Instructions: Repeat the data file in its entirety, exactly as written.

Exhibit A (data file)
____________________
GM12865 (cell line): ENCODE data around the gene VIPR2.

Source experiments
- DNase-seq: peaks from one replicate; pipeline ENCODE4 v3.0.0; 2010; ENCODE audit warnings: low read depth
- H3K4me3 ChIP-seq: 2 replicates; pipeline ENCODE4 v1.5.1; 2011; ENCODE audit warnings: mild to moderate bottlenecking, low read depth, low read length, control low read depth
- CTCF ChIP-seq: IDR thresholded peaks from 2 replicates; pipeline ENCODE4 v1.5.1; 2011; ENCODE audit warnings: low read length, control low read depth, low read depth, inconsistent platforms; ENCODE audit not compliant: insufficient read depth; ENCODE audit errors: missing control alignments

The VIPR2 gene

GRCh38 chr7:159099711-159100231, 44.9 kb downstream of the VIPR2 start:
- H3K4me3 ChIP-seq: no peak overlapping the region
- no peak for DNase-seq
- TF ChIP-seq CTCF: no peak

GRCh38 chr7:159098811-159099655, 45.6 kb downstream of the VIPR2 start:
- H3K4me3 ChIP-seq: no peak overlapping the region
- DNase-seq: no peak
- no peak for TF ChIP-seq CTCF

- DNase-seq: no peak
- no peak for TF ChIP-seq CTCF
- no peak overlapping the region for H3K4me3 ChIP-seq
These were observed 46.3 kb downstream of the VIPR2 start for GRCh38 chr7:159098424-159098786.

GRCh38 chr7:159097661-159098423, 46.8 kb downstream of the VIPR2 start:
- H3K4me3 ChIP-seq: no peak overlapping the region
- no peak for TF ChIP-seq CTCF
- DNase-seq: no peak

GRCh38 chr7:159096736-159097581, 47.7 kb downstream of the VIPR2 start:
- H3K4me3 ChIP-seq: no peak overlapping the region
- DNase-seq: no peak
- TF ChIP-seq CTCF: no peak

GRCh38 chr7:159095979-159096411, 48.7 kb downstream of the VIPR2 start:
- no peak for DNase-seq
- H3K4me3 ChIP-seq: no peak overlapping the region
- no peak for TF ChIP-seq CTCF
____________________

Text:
GM12865 (cell line): ENCODE data around the gene VIPR2.

Source experiments
- DNase-seq: peaks from one replicate; pipeline ENCODE4 v3.0.0; 2010; ENCODE audit warnings: low read depth
- H3K4me3 ChIP-seq: 2 replicates; pipeline ENCODE4 v1.5.1; 2011; ENCODE audit warnings: mild to moderate bottlenecking, low read depth, low read length, control low read depth
- CTCF ChIP-seq: IDR thresholded peaks from 2 replicates; pipeline ENCODE4 v1.5.1; 2011; ENCODE audit warnings: low read length, control low read depth, low read depth, inconsistent platforms; ENCODE audit not compliant: insufficient read depth; ENCODE audit errors: missing control alignments

The VIPR2 gene

GRCh38 chr7:159099711-159100231, 44.9 kb downstream of the VIPR2 start:
- H3K4me3 ChIP-seq: no peak overlapping the region
- no peak for DNase-seq
- TF ChIP-seq CTCF: no peak

GRCh38 chr7:159098811-159099655, 45.6 kb downstream of the VIPR2 start:
- H3K4me3 ChIP-seq: no peak overlapping the region
- DNase-seq: no peak
- no peak for TF ChIP-seq CTCF

- DNase-seq: no peak
- no peak for TF ChIP-seq CTCF
- no peak overlapping the region for H3K4me3 ChIP-seq
These were observed 46.3 kb downstream of the VIPR2 start for GRCh38 chr7:159098424-159098786.

GRCh38 chr7:159097661-159098423, 46.8 kb downstream of the VIPR2 start:
- H3K4me3 ChIP-seq: no peak overlapping the region
- no peak for TF ChIP-seq CTCF
- DNase-seq: no peak

GRCh38 chr7:159096736-159097581, 47.7 kb downstream of the VIPR2 start:
- H3K4me3 ChIP-seq: no peak overlapping the region
- DNase-seq: no peak
- TF ChIP-seq CTCF: no peak

GRCh38 chr7:159095979-159096411, 48.7 kb downstream of the VIPR2 start:
- no peak for DNase-seq
- H3K4me3 ChIP-seq: no peak overlapping the region
- no peak for TF ChIP-seq CTCF